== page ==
Precursors to Sensory Integration Dysfunction

by Doreen Stobbe
(Campbell River, BC Canada)

Have you considered how early childhood medical intervention ie: TRAUMA, could influence the onset of dysfunction in sensory integration?

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Feb 28, 2012
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C-section as precursor
by: Anonymous

Both my children have spd, my son seems to be in more control, still hates loud music or loud voices, but is better than my daughter, he hates the beach because of the sand and seaweed, my daughter loves the beach but she is extremely picky as far as foods go, she is much more sensitive to smell and she is terrified of fireworks and balloons, impossible to calm her in their presence.
Both were emergency C-Sections, both had cord around neck.
My daughter also had seizures as a baby.
I definitely believe there is a connection between the two.
I experienced a lot of trauma growing up but do not have spd, more like phobias. SPD relates to specifically sight, sound,
Taste , smell and touch.

Oct 03, 2011
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I agree to YES
by: Anonymous

I think that they should look into trauma at birth. I had to have an emergency c-section and my son couldn't come through the birth canal. He even had a little bump on his head. My son is 18 months and he cannot stand or walk on his own. He only will eat baby food and will not say mama or dada and he never mouthed baby toys or put his fingers in or near his mouth.

Apr 05, 2009
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HEREDITARY FACTORS
by: Anonymous

I believe there is some sort of hereditary factors. I had epilepsy as a child. It went away after I became pregnant with my first child. Then I developed psuedo-tumor cerebri. That went away around age 25. Now I just have coordination and movement speed issues. I have 4 children. 2 were diagnosed with ADD and ADHD and one with Autism. The fourth has issues but has not been diagnosed yet. I have been doing research on Sensory Integration Dysfunction and all my children and myself fit into this category. Could that be the missing link?

Jan 20, 2009
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Trauma based SID
by: Anonymous

Yes, I believe childhood trauma can bring on SID. I was sexually abused at age 4 and again age 8/9. By age six I was showing signs of SID with extreme sensitivity to sound/noise. At age 60 I still have it and it's getting worse! Aren't I lucky... ha ha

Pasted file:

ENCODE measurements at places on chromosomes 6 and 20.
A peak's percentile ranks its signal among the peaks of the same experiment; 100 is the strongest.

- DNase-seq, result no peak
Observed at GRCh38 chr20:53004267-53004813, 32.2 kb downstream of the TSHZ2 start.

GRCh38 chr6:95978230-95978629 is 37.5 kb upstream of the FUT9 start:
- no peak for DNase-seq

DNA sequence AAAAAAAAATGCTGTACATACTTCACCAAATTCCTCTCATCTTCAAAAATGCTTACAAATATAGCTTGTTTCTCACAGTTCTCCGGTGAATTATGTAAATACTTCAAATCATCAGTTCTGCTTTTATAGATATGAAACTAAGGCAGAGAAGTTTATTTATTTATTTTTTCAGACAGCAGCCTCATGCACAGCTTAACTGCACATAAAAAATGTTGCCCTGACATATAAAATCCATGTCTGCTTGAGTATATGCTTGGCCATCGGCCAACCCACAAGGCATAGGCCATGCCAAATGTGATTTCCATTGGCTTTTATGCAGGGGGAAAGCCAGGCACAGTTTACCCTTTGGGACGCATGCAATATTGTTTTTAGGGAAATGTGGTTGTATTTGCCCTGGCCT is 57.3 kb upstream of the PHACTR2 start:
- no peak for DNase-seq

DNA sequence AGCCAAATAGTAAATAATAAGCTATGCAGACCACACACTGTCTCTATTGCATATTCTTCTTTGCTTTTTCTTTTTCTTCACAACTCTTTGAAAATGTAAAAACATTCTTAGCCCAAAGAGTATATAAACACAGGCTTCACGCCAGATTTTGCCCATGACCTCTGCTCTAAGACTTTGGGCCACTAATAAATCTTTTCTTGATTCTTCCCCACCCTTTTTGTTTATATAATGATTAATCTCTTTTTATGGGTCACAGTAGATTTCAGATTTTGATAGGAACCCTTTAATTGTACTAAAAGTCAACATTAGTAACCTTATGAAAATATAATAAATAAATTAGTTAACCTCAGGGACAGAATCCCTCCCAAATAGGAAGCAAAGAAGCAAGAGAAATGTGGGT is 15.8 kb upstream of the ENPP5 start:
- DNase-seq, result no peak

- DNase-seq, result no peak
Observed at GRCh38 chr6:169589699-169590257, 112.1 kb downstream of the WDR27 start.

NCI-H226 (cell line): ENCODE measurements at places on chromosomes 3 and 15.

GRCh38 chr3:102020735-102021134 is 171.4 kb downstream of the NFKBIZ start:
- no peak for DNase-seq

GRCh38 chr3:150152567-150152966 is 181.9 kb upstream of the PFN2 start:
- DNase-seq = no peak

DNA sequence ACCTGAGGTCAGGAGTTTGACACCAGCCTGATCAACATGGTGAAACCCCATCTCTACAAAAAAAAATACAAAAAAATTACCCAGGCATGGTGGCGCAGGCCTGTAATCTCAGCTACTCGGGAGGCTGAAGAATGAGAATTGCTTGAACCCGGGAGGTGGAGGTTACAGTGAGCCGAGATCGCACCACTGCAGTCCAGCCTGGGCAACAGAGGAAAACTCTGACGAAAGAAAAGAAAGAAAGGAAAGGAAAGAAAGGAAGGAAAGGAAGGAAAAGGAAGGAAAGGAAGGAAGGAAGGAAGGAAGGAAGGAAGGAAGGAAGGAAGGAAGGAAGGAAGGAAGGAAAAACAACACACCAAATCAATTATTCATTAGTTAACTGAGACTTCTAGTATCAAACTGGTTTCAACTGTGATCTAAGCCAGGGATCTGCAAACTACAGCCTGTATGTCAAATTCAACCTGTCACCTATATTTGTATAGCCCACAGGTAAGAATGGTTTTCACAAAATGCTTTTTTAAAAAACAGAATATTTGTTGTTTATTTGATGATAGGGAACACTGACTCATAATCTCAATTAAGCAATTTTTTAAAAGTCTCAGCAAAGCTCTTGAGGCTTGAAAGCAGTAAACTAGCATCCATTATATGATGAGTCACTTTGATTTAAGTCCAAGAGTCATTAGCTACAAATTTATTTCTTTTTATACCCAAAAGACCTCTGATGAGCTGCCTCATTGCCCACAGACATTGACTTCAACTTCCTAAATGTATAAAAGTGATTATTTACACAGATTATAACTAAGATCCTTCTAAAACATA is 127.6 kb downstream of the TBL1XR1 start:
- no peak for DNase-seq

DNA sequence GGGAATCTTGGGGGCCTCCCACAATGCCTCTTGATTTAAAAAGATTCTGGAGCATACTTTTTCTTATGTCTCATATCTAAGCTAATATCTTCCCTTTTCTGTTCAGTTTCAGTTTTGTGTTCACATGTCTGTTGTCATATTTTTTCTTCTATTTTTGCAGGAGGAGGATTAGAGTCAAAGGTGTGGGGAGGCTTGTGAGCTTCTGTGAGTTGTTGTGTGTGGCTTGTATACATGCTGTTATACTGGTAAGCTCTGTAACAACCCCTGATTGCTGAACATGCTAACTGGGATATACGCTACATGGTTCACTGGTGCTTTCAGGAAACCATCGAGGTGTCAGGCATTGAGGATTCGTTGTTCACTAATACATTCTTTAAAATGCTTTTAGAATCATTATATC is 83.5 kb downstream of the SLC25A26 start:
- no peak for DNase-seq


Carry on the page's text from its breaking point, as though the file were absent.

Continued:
Nov 06, 2008
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I would guess "yes"
by: Anonymous

When we filled out all the paperwork to have our daughter evaluated, there was a lot of information requested about prenatal and birth issues. I don't have any real confirmation of this, but it seems to me that they collect this kind of information to help with ongoing studies and future studies. Someone may, in fact, be collecting information on all SPD cases to determine if a high percentage were Cesarean, or if they were premature births, or if they were linked to gestational diabetes, etc. PLEASE NOTE, these are just "what ifs" - I am not a medical professional.

Personally, I can connect some of my daughter's SPD traits to sensory issues of my own and my husbands, so I do think there may be a genetic component too. But I also think my daughter's Cesarean had something to do with it, or maybe the stress hormones I made when I learned I would need an emergency C-section (after planning a home birth). I hope someone IS studying this, especially if it means some cases of SPD can be avoided in the future.

-Kristin

Oct 16, 2008
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precursors
by: Anonymous

I do believe that some trauma often plays a part in onset of sensory issues. My daughter had the umbilical cord wrapped around her neck at birth. That combined with a 32 hour labor most likely played a big part in her dysfunction. However, my husband and I also have mild sensory issues, so maybe some of it is hereditary. I think it definitely gets worse as our stress level increases or if we don't get enough sleep, but I don't believe that trauma is the only answer.

Oct 15, 2008
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.... Possibly
by: djm

When I was four years old I had half my face bitten off by a dog... maybe that's what started it all. Could continued trauma, such as a back injury make it still worse?

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